Category Archives: Uncategorized

Vibration therapy: clinical applications in bone

Vibration therapy: clinical applications in bone – Free full-text PMC article – 2015 Jun

The musculoskeletal system is largely regulated through dynamic physical activity and is compromised by cessation of physical loading.

There is a need to recreate the anabolic effects of loading on the musculoskeletal system, especially in frail individuals who cannot exercise.

Vibration therapy is designed to be a nonpharmacological analogue of physical activity, with an intention to promote bone and muscle strength.   Continue reading

A Tiny Tweak to Gut Bacteria Can Extend an Animal’s Life

A Tiny Tweak to Gut Bacteria Can Extend an Animal’s Life – The Atlantic – Ed Yong –  JUN 15, 2017

Most of the worms in Meng Wang’s lab die on schedule. They live their brief lives on Petri dishes, and after two to three weeks, they die of old age.

But some individuals beat the odds, surviving for several days longer than usual.These wormy Methuselahs were all genetically identical, so it wasn’t their genes that explained their decelerated aging. Instead, the secret to their longevity lay in the microbes within their gut.

This is part of a growing number of studies showing that an animal’s microbiome—the community of microbes that shares its body—can influence its lifespan.   Continue reading

Literal text analysis of death certificates

Using Literal Text From the Death Certificate to Enhance Mortality Statistics: Characterizing Drug Involvement in Deaths – National Vital Statistics Reports – December 20, 2016

Extracting more accurate data from death certificates is critical to the study of drug overdoses and drug suicides.

This report describes the development and use of a method for analyzing the literal text from death certificates to enhance national mortality statistics on drug-involved deaths.

Drug-involved deaths include drug overdose deaths as well as other deaths where, according to death certificate literal text, drugs were associated with or contributed to the death.  Continue reading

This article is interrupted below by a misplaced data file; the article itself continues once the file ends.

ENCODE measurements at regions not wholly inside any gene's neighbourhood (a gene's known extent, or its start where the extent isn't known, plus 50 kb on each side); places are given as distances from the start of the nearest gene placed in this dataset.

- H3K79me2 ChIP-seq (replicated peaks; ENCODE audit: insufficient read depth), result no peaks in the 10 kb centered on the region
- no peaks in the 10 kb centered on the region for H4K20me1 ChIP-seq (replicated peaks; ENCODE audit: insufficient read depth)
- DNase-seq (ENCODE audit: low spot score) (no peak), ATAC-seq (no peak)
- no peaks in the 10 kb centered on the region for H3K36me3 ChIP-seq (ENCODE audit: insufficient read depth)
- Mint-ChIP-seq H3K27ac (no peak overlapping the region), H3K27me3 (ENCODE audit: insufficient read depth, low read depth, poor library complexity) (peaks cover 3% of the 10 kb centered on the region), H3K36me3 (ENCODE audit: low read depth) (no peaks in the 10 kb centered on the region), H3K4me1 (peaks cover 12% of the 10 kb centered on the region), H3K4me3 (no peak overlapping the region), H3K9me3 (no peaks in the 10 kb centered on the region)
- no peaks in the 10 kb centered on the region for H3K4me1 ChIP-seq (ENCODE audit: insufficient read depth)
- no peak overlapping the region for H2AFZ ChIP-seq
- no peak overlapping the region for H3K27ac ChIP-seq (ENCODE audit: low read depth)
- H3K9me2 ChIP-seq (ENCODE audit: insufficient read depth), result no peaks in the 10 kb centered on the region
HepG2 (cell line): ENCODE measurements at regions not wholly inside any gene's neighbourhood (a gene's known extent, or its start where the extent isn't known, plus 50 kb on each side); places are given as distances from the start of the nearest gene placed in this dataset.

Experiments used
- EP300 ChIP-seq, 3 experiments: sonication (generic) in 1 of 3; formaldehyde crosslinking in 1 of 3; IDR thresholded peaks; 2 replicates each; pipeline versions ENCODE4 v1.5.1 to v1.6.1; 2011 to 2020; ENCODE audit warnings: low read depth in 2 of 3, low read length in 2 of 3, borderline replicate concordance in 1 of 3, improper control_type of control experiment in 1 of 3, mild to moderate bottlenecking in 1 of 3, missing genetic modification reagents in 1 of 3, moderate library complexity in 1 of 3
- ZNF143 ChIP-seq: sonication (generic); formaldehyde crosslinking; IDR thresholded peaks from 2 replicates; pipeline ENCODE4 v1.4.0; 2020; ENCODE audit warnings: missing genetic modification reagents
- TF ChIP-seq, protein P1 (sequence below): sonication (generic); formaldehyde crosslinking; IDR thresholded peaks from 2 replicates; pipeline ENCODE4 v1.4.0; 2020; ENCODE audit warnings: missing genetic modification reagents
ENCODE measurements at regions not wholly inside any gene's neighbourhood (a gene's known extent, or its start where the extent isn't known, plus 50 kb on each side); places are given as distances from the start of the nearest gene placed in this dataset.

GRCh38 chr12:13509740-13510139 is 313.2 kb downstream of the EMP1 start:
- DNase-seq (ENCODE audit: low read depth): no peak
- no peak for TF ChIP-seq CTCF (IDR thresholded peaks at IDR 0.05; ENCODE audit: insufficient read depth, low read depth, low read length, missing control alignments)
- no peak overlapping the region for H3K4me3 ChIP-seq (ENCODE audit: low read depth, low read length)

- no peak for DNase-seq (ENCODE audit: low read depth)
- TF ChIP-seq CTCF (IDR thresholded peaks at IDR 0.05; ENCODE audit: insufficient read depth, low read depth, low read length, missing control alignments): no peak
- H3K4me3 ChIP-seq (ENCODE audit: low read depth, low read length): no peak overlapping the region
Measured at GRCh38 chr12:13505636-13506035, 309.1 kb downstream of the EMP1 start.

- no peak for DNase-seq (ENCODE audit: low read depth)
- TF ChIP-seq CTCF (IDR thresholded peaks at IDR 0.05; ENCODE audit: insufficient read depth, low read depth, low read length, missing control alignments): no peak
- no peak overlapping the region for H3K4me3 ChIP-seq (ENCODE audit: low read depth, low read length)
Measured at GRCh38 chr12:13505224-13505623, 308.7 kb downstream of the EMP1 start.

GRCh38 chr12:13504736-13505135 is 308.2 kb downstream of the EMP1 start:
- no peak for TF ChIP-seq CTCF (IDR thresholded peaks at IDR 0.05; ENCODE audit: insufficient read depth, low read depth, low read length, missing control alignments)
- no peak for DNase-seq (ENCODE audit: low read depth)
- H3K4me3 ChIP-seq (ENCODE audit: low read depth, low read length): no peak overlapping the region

EDS in children: a longitudinal cohort study

The natural history of children with joint hypermobility syndrome and Ehlers-Danlos hypermobility type: a longitudinal cohort study. – PubMed – NCBI – 2017 Apr

This is only an abstract, but I also posted an important comment from Rodney Grahame below it.

The objective of the manuscript was to describe the natural history of complaints and disability in children diagnosed with joint hypermobility syndrome (JHS)/Ehlers-Danlos-hypermobility type (EDS-HT) and to identify the constructs that underlie functional decline.


One hundred and one JHS/EDS-HT children were observed over 3 years and assessed at three time points on the following:   Continue reading

What causes depression?

What causes depression? – Harvard Health – Updated: April 11, 2017 – Published: June, 2009

It’s often said that depression results from a chemical imbalance, but that figure of speech doesn’t capture how complex the disease is. Research suggests that depression doesn’t spring from simply having too much or too little of certain brain chemicals. Rather, depression has many possible causes, including

  • faulty mood regulation by the brain,
  • genetic vulnerability,
  • stressful life events,
  • medications, and
  • medical problems.

It’s believed that several of these forces interact to bring on depression.  Continue reading

Opioid receptors: distinct roles in mood disorders